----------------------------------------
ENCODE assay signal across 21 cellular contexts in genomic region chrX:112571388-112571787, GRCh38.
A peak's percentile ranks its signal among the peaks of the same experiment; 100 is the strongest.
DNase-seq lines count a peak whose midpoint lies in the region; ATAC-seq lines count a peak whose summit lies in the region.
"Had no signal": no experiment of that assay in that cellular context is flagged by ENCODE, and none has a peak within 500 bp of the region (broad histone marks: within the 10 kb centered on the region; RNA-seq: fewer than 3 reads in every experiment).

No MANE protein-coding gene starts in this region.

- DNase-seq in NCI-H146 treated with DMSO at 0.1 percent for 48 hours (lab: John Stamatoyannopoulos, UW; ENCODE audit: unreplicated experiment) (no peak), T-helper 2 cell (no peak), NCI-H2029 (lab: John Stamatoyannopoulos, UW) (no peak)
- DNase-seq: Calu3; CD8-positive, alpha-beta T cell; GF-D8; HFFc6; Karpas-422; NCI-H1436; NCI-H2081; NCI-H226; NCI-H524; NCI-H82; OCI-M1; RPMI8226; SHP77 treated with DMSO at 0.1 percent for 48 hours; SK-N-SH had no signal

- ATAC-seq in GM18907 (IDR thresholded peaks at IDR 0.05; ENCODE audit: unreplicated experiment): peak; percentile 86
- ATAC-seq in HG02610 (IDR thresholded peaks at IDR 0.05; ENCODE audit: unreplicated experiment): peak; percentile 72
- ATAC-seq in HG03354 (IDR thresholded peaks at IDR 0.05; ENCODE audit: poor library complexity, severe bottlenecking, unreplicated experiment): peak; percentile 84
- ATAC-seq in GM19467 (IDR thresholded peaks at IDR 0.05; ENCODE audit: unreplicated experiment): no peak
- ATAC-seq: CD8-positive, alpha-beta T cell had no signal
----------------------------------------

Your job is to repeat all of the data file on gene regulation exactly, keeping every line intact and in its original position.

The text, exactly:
ENCODE assay signal across 21 cellular contexts in genomic region chrX:112571388-112571787, GRCh38.
A peak's percentile ranks its signal among the peaks of the same experiment; 100 is the strongest.
DNase-seq lines count a peak whose midpoint lies in the region; ATAC-seq lines count a peak whose summit lies in the region.
"Had no signal": no experiment of that assay in that cellular context is flagged by ENCODE, and none has a peak within 500 bp of the region (broad histone marks: within the 10 kb centered on the region; RNA-seq: fewer than 3 reads in every experiment).

No MANE protein-coding gene starts in this region.

- DNase-seq in NCI-H146 treated with DMSO at 0.1 percent for 48 hours (lab: John Stamatoyannopoulos, UW; ENCODE audit: unreplicated experiment) (no peak), T-helper 2 cell (no peak), NCI-H2029 (lab: John Stamatoyannopoulos, UW) (no peak)
- DNase-seq: Calu3; CD8-positive, alpha-beta T cell; GF-D8; HFFc6; Karpas-422; NCI-H1436; NCI-H2081; NCI-H226; NCI-H524; NCI-H82; OCI-M1; RPMI8226; SHP77 treated with DMSO at 0.1 percent for 48 hours; SK-N-SH had no signal

- ATAC-seq in GM18907 (IDR thresholded peaks at IDR 0.05; ENCODE audit: unreplicated experiment): peak; percentile 86
- ATAC-seq in HG02610 (IDR thresholded peaks at IDR 0.05; ENCODE audit: unreplicated experiment): peak; percentile 72
- ATAC-seq in HG03354 (IDR thresholded peaks at IDR 0.05; ENCODE audit: poor library complexity, severe bottlenecking, unreplicated experiment): peak; percentile 84
- ATAC-seq in GM19467 (IDR thresholded peaks at IDR 0.05; ENCODE audit: unreplicated experiment): no peak
- ATAC-seq: CD8-positive, alpha-beta T cell had no signal